shares that are most held by hedge funds.
Gold prices climbed to the highest level in more than three months, lifted by ongoing
trade tensions and concerns about the global economy.
Gold for August delivery rose 1.3% to $1,327.90 a troy ounce on the Comex division of
the New York Mercantile Exchange, its highest settle price since Feb. 26.
Worries that tariffs on China and Mexico could hit economic growth have hit riskier
assets as investors have turned to haven investments like gold and bonds. However, both
countries signaled a willingness to negotiate with Washington over the weekend.
The Dow Jones Industrial Average was up about 0.2% and the S&P 500 was near flat on
The WSJ Dollar Index fell 0.3%. Gold is priced in dollars and becomes cheaper for other
currency holders when the greenback weakens.
Meanwhile, copper for July delivery rose 0.4% to $2.6500 a pound in New York.
Oil prices closed lower following a volatile session, edging closer to bear-market
territory after downbeat U.S. manufacturing data stoked fresh worries about the health of
the world economy.
West Texas Intermediate futures, the U.S. crude benchmark, closed down 0.5% at $53.25 a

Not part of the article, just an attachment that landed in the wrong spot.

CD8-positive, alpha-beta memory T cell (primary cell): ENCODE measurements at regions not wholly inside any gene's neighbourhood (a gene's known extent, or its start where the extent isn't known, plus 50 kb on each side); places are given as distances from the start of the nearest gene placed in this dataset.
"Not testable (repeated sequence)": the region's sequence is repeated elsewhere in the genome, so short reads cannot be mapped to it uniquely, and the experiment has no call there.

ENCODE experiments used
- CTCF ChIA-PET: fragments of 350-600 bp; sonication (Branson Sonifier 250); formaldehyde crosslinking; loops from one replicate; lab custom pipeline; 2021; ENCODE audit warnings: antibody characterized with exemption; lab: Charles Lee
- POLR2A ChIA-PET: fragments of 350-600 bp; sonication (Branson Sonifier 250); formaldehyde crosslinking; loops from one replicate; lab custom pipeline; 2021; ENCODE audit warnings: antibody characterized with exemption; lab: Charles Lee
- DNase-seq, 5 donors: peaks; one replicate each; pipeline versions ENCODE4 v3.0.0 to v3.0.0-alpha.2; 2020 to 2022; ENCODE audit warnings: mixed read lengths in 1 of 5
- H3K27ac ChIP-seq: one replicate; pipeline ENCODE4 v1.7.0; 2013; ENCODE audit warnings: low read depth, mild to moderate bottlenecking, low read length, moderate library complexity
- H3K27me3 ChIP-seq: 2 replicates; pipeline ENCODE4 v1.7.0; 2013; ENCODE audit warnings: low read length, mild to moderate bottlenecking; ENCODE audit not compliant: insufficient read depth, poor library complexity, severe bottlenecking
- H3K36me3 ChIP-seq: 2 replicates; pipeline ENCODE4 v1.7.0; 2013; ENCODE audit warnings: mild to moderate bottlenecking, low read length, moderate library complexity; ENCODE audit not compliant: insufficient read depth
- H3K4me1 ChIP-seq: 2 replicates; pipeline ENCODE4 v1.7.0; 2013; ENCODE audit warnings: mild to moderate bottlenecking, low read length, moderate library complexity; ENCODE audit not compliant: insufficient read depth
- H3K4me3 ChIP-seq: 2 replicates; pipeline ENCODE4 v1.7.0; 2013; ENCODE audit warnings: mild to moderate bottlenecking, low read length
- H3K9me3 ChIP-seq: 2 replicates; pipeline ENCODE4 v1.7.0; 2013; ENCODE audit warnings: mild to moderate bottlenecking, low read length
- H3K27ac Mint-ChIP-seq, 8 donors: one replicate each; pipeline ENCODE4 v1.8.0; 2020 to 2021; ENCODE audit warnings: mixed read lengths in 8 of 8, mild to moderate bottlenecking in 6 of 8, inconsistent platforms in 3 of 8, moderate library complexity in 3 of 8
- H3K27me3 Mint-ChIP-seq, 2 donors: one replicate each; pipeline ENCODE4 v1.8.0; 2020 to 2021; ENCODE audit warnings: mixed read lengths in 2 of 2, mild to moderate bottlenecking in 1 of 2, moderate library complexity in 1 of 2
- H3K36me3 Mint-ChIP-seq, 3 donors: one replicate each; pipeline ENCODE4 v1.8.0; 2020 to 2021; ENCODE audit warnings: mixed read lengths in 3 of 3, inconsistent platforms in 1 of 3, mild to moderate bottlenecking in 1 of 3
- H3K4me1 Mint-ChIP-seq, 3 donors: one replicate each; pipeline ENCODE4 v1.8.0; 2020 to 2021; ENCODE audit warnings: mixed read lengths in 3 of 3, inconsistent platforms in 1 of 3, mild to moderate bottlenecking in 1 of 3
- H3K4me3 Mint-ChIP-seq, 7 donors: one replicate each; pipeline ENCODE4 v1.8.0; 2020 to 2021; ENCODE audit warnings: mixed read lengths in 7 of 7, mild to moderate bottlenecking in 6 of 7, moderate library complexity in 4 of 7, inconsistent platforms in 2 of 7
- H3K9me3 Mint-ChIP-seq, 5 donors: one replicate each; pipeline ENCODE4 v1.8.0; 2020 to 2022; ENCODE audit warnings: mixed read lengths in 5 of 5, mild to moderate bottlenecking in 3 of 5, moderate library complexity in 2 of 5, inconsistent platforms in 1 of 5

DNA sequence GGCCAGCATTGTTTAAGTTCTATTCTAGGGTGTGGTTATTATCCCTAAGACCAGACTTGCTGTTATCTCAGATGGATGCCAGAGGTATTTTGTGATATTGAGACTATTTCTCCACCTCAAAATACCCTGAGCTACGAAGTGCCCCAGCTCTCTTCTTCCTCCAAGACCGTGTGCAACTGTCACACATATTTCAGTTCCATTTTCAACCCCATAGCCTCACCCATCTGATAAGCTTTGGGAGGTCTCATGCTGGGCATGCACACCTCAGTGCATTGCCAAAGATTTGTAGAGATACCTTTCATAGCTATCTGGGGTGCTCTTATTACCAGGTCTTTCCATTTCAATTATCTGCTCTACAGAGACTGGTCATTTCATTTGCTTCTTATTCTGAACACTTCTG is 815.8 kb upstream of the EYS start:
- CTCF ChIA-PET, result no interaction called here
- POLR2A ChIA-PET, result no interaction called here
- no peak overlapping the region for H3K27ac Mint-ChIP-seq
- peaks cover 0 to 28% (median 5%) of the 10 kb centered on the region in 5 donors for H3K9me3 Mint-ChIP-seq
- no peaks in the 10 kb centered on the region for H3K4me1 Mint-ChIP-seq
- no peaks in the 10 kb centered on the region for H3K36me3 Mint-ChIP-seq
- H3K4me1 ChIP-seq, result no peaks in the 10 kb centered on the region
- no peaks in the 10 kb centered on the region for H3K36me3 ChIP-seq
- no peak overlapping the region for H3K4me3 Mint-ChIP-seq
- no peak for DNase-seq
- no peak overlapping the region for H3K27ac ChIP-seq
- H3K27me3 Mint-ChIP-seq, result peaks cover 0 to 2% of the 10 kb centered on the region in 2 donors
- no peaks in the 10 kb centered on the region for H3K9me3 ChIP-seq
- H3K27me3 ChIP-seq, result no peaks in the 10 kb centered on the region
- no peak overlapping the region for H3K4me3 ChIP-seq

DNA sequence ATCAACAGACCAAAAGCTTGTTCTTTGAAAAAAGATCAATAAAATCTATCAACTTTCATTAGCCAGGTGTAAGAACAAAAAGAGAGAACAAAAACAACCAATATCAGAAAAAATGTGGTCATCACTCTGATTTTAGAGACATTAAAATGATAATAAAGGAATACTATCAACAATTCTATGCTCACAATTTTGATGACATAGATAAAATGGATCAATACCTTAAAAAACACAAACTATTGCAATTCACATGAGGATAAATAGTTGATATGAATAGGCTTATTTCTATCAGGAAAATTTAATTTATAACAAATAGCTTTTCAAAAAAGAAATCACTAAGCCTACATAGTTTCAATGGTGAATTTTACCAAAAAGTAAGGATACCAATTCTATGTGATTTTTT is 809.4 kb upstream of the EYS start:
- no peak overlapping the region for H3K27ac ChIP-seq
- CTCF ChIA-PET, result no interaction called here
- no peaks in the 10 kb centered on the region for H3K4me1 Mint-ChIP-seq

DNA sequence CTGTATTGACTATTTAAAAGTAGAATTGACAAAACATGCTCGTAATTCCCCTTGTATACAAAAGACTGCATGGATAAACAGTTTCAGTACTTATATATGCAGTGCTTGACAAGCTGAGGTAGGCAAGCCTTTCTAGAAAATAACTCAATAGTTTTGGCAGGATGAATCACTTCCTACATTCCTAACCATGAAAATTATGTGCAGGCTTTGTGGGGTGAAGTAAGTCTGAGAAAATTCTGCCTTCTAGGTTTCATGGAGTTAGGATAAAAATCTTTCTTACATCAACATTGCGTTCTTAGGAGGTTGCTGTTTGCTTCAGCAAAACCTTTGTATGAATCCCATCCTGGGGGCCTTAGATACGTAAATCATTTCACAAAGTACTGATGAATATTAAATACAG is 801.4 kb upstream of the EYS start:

barrel on the New York Mercantile Exchange. Prices are 19.7% below their April peaks and
will enter a bear market if they close below $53.04. They were trading at their lowest
level since Feb. 12 and have fallen in seven of the past nine sessions. Still, the market
is up 18% for the year.
Brent crude, the global price gauge, fell 1.1% to $61.28 a barrel on London’s
Oil continued moving largely in tandem with stocks and bond yields Monday as
developments in trade talks and worries about the world economy swung markets in both
directions. An index of U.S. factory activity produced by the Institute for Supply
Management fell to 52.1 in May, the lowest reading since October 2016. Readings above 50
indicate activity is expanding, while those below 50 are a sign of contraction.
The dollar fell, pressured by expectations that the Federal Reserve is increasingly
likely to lower interest rates amid threats to growth.
The WSJ Dollar Index, which measures the U.S. currency against a basket of 16 others,
was down 0.4% at 90.42 in late afternoon New York trading.
Federal Reserve Bank of St. Louis President James Bullard said on Monday that a rate
cut “may be warranted soon” to support the economy. Expectations of lower rates tend to
weigh on the dollar by making the U.S. currency less attractive to investors seeking
At the same time, the Mexican peso fell against the dollar Monday, pressured by flaring
trade worries between Mexico and the U.S.
The dollar was up 0.8% against the peso, after touching its highest levels since late
last year earlier in the session.
Mexico’s currency has slid in recent days, after the Trump administration’s threat last
week to impose tariffs on all Mexican goods entering the U.S. if the country’s government
fails to stem the flow of illegal immigrants entering the U.S. through its territory.
Mexican officials said Monday they are weighing responses to the threat, but would
rather convince the White House that a negotiated solution is in the best interest of